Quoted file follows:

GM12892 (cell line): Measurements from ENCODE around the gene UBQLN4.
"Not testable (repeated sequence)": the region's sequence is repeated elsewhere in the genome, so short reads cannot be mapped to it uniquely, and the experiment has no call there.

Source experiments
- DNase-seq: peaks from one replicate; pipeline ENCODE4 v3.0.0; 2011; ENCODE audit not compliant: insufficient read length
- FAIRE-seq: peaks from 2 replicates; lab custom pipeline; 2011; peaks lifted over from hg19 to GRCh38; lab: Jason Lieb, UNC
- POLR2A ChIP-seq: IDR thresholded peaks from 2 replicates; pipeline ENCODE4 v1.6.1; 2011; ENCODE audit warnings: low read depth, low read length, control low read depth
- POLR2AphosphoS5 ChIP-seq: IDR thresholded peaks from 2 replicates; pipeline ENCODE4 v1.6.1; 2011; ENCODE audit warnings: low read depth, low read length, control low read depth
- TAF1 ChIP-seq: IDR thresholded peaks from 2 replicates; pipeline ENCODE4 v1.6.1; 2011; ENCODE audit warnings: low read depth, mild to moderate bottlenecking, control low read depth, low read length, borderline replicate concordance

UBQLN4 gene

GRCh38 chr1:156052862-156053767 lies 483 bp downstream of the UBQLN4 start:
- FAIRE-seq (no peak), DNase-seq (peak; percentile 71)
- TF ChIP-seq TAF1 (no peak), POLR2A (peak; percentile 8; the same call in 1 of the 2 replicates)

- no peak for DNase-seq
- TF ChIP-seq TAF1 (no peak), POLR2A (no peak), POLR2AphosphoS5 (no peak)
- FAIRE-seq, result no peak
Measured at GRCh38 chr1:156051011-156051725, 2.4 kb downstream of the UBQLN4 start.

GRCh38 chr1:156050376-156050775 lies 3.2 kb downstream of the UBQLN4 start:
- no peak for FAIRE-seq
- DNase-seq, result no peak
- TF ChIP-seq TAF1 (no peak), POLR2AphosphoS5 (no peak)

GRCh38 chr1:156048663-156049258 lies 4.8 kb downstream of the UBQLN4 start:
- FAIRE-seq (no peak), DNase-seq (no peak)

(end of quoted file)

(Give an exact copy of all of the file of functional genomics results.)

GM12892 (cell line): Measurements from ENCODE around the gene UBQLN4.
"Not testable (repeated sequence)": the region's sequence is repeated elsewhere in the genome, so short reads cannot be mapped to it uniquely, and the experiment has no call there.

Source experiments
- DNase-seq: peaks from one replicate; pipeline ENCODE4 v3.0.0; 2011; ENCODE audit not compliant: insufficient read length
- FAIRE-seq: peaks from 2 replicates; lab custom pipeline; 2011; peaks lifted over from hg19 to GRCh38; lab: Jason Lieb, UNC
- POLR2A ChIP-seq: IDR thresholded peaks from 2 replicates; pipeline ENCODE4 v1.6.1; 2011; ENCODE audit warnings: low read depth, low read length, control low read depth
- POLR2AphosphoS5 ChIP-seq: IDR thresholded peaks from 2 replicates; pipeline ENCODE4 v1.6.1; 2011; ENCODE audit warnings: low read depth, low read length, control low read depth
- TAF1 ChIP-seq: IDR thresholded peaks from 2 replicates; pipeline ENCODE4 v1.6.1; 2011; ENCODE audit warnings: low read depth, mild to moderate bottlenecking, control low read depth, low read length, borderline replicate concordance

UBQLN4 gene

GRCh38 chr1:156052862-156053767 lies 483 bp downstream of the UBQLN4 start:
- FAIRE-seq (no peak), DNase-seq (peak; percentile 71)
- TF ChIP-seq TAF1 (no peak), POLR2A (peak; percentile 8; the same call in 1 of the 2 replicates)

- no peak for DNase-seq
- TF ChIP-seq TAF1 (no peak), POLR2A (no peak), POLR2AphosphoS5 (no peak)
- FAIRE-seq, result no peak
Measured at GRCh38 chr1:156051011-156051725, 2.4 kb downstream of the UBQLN4 start.

GRCh38 chr1:156050376-156050775 lies 3.2 kb downstream of the UBQLN4 start:
- no peak for FAIRE-seq
- DNase-seq, result no peak
- TF ChIP-seq TAF1 (no peak), POLR2AphosphoS5 (no peak)

GRCh38 chr1:156048663-156049258 lies 4.8 kb downstream of the UBQLN4 start:
- FAIRE-seq (no peak), DNase-seq (no peak)